The modern democratic state has far outgrown the task of maintaining order and security by monopolizing legitimate violence. Among its chief tasks is the maintenance of the institutional bases for a shared public culture of the society. This includes an education system ranging from elementary school to universities and academies. A common public culture supported by the state is essential for a modern industrial economy, for the state's own tasks of public administration, and also for a democratic community in which citizens can exercise their right to vote in a meaningful way and share in political deliberation. No modern nation-state is therefore neutral towards the particular cultural identities in society. By shaping a hegemonic public culture it inevitably privileges certain cultural traditions over others. Members of cultural minorities are structurally disadvantaged when a national majority culture is supported and reproduced by the state as a public good for all citizens (Kymlicka 1989:182-205). They have a basic claim to at least partial compensation. Such compensation involves, on the one hand, symbolic recognition of their culture as an integral part of a the nation's past or - in the case of immigrant communities - of it's future. On the other hand, it also validates claims to the allocation of resources which enable minorities to shape themselves the development of their particular culture free from coercive assimilation but also from enforced segregation.
What would this suggest for building an appropriate collective identity for a European Union of citizens? Both a quasi-national approach, which constructs a single European cultural tradition, and a plurinational one, which only adds the dominant national identities of member states, would reproduce and reinforce the various national forms of discrimination and exclusion at the level of the Union. An identity only grounded in constitutionally embedded individual rights of Union citizenship would remain too thin to support a process of further political integration and expansion of these rights. All three projects would construct a European identity which disregards the internally pluralistic character of European societies. The task is then to extend pluralism in the Union beyond the mere acknowledgement of the different national identities represented by member states. This means recognizing rather than ignoring the particular collective identities of the many subnational and transnational minorities and uncovering their histories submerged by segregationist and assimilationist nationalisms. By remembering this diversity which cuts across the borders of nation-states the project of the Union can be linked to a shared European past which is more than the history of its various nation-states. A pluralistic conception will also find it easier to keep the Union open for territorial enlargement and for the integration of immigrants coming from outside. It should make it possible to imagine a shared future for this new type of political community without conjuring up the totally inadequate fiction of a closed society with fixed territorial borders and self-reproducing populations.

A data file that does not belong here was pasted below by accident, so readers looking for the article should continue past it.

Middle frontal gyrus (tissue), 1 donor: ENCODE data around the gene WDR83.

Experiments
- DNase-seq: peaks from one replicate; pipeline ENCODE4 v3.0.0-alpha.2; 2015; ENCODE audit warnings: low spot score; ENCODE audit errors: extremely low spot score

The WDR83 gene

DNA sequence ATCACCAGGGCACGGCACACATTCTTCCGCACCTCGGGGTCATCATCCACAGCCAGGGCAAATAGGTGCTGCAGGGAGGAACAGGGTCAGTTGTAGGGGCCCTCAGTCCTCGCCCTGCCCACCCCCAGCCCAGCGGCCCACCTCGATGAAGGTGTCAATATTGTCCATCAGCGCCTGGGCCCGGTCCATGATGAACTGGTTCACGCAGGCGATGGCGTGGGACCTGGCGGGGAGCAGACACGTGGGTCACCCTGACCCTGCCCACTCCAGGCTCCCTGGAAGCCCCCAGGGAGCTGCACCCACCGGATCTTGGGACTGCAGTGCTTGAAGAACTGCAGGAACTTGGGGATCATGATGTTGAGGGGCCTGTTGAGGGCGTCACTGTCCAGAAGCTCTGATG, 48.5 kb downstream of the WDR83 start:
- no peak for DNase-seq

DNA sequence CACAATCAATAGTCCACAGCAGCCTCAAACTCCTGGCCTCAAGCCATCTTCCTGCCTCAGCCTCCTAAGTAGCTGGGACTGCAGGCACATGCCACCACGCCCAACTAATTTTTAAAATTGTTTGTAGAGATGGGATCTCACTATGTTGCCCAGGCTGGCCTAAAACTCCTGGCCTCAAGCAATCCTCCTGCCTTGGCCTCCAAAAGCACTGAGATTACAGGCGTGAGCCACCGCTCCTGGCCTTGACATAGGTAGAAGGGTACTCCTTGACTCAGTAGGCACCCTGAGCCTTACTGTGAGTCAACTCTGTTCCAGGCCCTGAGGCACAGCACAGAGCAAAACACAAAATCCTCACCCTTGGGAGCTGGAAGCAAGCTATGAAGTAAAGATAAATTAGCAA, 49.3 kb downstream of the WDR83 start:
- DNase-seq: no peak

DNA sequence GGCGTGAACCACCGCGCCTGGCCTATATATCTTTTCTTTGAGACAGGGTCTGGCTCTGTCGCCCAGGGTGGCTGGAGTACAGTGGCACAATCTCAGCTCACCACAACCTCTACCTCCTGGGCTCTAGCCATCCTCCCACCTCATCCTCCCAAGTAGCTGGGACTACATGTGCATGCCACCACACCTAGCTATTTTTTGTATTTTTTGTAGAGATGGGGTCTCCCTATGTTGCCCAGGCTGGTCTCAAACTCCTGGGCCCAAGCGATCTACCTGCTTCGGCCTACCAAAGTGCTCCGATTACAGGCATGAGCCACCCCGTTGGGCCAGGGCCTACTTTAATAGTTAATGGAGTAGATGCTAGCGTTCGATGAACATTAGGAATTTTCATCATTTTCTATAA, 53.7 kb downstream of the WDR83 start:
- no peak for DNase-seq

One may ask whether elaborating such a pluralistic conception is not only an interpretative exercise without any practical implication for the political decisions and legal structures of the Union. However, it would, for example, support Union policies of going beyond non-discrimination by directly allocating material resources and political powers to specifically disadvantaged groups, adding thereby group-differentiated rights to equal individual ones. The geometry of European citizenship would then depart even more from the ideal of simplicity derived from traditional notions of state sovereignty, of homogeneity of populations and of societal closure. No such simplicity is possible if Union citizenship is to become more substantial in terms of rights and duties and more inclusive with regard to populations who are presently excluded from membership.
. In this respect communitarianism repeats over and over again the accusations raised by Karl Marx against the French Declarations of the Rights of Man and the Citizen (Marx 1974:363-70.
. John Rawls frankly admits this by postulating that his contractarian theory of justice works with a model of a closed society (Rawls 1993:12, 40-1, 136).
.For theories of group-differentiated citizenship see Young (1990) and Kymlicka (1995).
Previous |Next |Title
Top of the page